Essential viewing. The fifth and last Beatles movie Let It Be stands apart from the others because it doesn't satirize the personalities and lifestyles of the fab four. Rather, it documents the band's final recording sessions for the albums "Let It Be" and "Abbey Road," which would be released in the opposite order they were recorded in. The performances are obviously brilliant, but the behind-the-scenes moments are both enlightening and heartbreaking. While there isn't a sort of MTV Road Rules/Real World tension, there isn't any friendliness either. There's civility and an obvious respect for each others' talents. But, there isn't an illusion of anything other than a "working friendship." The final minutes of Let It Be are the most rewarding and are "worth the price of admission." What was famously dubbed as "The Rooftop Concert" was The Beatles first and last public performance since 1966. The performances are terrific and feature "Fifth Beatle" Billy Preston on keyboards. As you will see, no announcement of a concert was made to the public. The magnificent faces of onlookers adds so much to The Beatles legend. The subsequent soundtrack album Let It Be was one of the only Beatles albums to not receive universal acclaim from critics. What overthinkers. The album is great.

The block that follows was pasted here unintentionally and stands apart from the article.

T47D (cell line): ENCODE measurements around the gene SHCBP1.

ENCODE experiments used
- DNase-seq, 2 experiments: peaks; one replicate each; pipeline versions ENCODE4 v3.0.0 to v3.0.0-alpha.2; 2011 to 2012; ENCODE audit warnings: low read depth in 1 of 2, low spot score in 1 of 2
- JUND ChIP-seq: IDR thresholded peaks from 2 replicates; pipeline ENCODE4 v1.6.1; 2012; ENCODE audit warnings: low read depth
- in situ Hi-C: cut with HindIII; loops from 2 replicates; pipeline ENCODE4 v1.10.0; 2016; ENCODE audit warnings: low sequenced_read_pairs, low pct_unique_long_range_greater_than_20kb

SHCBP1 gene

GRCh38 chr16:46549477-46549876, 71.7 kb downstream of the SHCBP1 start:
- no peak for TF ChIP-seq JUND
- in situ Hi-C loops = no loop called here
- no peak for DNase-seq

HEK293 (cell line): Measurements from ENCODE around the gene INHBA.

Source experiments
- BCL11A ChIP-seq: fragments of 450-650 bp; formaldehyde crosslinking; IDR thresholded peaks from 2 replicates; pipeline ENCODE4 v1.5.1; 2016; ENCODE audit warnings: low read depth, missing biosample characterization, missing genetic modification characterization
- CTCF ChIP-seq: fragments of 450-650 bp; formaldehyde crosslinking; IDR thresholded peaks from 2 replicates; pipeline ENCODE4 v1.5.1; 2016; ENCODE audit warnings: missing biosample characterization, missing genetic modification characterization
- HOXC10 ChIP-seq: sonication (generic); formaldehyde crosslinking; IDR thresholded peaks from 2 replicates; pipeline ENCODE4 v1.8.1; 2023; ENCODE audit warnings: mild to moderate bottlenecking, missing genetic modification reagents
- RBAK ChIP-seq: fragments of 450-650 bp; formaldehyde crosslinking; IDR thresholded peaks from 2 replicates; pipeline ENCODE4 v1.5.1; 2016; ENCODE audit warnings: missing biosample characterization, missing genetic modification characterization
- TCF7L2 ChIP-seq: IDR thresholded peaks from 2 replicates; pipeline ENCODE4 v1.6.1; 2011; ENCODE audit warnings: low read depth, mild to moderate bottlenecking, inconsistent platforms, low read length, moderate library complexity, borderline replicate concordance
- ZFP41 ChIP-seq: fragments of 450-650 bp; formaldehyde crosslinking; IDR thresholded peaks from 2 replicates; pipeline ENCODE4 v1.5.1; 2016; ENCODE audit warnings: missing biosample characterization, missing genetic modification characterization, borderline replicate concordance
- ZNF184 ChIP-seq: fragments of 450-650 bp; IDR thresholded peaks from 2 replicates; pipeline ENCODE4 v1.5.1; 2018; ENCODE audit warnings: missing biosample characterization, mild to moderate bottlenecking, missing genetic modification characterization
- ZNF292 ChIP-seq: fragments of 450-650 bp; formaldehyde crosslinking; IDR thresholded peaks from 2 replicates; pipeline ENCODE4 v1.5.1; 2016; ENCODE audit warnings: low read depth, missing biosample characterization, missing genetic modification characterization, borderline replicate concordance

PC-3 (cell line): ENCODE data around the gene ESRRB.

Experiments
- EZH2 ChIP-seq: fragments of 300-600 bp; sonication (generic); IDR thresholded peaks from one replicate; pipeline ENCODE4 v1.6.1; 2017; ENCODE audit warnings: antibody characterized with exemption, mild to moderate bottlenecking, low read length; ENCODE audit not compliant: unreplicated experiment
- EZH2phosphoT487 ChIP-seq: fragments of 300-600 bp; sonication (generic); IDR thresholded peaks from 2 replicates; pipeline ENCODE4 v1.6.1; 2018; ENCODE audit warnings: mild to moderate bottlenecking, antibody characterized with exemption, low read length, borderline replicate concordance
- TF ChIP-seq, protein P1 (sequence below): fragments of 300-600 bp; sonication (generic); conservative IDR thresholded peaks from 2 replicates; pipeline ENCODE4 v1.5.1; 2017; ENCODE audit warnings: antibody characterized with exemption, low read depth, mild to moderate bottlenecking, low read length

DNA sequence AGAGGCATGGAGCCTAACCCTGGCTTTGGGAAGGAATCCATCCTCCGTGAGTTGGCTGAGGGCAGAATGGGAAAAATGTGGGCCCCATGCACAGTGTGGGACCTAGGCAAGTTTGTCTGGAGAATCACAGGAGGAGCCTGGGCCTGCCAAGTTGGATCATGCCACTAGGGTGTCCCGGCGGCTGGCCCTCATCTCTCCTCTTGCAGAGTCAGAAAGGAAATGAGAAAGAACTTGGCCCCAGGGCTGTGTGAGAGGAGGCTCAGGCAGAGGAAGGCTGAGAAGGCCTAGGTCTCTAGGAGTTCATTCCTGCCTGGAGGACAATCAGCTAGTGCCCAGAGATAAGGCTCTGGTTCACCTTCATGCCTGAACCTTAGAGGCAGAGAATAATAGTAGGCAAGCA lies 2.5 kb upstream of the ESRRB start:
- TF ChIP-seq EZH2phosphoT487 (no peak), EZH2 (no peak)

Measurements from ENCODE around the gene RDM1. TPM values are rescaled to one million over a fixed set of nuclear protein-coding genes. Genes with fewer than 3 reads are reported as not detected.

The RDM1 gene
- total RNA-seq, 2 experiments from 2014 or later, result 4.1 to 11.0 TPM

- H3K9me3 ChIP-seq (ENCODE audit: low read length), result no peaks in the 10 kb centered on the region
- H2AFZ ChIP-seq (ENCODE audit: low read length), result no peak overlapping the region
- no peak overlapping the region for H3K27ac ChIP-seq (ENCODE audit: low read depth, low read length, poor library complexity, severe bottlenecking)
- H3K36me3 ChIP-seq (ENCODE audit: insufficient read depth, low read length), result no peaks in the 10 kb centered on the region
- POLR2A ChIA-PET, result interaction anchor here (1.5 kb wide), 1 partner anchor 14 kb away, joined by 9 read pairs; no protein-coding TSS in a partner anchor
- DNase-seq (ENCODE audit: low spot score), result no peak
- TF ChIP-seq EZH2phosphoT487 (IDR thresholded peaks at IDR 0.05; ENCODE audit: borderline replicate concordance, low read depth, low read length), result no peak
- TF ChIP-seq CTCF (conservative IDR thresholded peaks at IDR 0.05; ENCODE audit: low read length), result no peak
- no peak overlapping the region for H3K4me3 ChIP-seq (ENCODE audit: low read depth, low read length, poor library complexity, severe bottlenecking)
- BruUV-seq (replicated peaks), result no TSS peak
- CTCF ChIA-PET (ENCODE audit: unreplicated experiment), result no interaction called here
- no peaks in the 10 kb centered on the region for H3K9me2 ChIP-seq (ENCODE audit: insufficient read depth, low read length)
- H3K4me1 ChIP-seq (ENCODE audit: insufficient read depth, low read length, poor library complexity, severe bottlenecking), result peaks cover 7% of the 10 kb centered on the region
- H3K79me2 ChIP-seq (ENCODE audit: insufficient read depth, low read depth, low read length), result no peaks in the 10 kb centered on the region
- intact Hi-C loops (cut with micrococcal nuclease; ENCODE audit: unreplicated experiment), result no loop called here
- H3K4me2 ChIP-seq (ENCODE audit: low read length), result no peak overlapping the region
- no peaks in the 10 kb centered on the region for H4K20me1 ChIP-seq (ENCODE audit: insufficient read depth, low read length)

NOTE: You might have to turn your laptop sideways. I know...I suck. But, it's doable.